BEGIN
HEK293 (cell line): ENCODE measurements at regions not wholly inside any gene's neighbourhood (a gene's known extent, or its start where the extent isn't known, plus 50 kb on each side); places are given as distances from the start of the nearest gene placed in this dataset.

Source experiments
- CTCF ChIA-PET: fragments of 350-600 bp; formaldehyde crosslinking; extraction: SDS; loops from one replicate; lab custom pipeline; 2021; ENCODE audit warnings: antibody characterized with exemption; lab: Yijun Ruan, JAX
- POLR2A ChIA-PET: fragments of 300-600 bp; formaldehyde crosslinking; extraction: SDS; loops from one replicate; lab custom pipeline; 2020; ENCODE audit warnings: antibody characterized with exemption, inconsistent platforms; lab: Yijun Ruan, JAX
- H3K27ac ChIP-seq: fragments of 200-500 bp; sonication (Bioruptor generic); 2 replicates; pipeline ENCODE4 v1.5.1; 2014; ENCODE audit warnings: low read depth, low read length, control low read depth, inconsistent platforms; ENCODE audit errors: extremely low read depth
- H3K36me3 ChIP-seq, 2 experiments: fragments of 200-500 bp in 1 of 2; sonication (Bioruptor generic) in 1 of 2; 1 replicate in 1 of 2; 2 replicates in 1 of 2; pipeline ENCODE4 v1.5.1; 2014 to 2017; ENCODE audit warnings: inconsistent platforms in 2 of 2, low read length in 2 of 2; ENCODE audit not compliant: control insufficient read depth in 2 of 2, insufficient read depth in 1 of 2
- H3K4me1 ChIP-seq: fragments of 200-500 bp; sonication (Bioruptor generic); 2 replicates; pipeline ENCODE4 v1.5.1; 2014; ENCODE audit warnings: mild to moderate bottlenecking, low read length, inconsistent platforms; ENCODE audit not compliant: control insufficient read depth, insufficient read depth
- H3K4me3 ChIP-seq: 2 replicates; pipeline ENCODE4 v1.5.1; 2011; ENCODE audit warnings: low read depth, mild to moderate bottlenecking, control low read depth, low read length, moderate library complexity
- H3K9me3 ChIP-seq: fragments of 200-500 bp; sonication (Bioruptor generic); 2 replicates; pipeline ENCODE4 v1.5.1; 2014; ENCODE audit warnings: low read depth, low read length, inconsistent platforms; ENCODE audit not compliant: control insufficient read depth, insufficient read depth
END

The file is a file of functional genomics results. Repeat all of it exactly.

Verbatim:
HEK293 (cell line): ENCODE measurements at regions not wholly inside any gene's neighbourhood (a gene's known extent, or its start where the extent isn't known, plus 50 kb on each side); places are given as distances from the start of the nearest gene placed in this dataset.

Source experiments
- CTCF ChIA-PET: fragments of 350-600 bp; formaldehyde crosslinking; extraction: SDS; loops from one replicate; lab custom pipeline; 2021; ENCODE audit warnings: antibody characterized with exemption; lab: Yijun Ruan, JAX
- POLR2A ChIA-PET: fragments of 300-600 bp; formaldehyde crosslinking; extraction: SDS; loops from one replicate; lab custom pipeline; 2020; ENCODE audit warnings: antibody characterized with exemption, inconsistent platforms; lab: Yijun Ruan, JAX
- H3K27ac ChIP-seq: fragments of 200-500 bp; sonication (Bioruptor generic); 2 replicates; pipeline ENCODE4 v1.5.1; 2014; ENCODE audit warnings: low read depth, low read length, control low read depth, inconsistent platforms; ENCODE audit errors: extremely low read depth
- H3K36me3 ChIP-seq, 2 experiments: fragments of 200-500 bp in 1 of 2; sonication (Bioruptor generic) in 1 of 2; 1 replicate in 1 of 2; 2 replicates in 1 of 2; pipeline ENCODE4 v1.5.1; 2014 to 2017; ENCODE audit warnings: inconsistent platforms in 2 of 2, low read length in 2 of 2; ENCODE audit not compliant: control insufficient read depth in 2 of 2, insufficient read depth in 1 of 2
- H3K4me1 ChIP-seq: fragments of 200-500 bp; sonication (Bioruptor generic); 2 replicates; pipeline ENCODE4 v1.5.1; 2014; ENCODE audit warnings: mild to moderate bottlenecking, low read length, inconsistent platforms; ENCODE audit not compliant: control insufficient read depth, insufficient read depth
- H3K4me3 ChIP-seq: 2 replicates; pipeline ENCODE4 v1.5.1; 2011; ENCODE audit warnings: low read depth, mild to moderate bottlenecking, control low read depth, low read length, moderate library complexity
- H3K9me3 ChIP-seq: fragments of 200-500 bp; sonication (Bioruptor generic); 2 replicates; pipeline ENCODE4 v1.5.1; 2014; ENCODE audit warnings: low read depth, low read length, inconsistent platforms; ENCODE audit not compliant: control insufficient read depth, insufficient read depth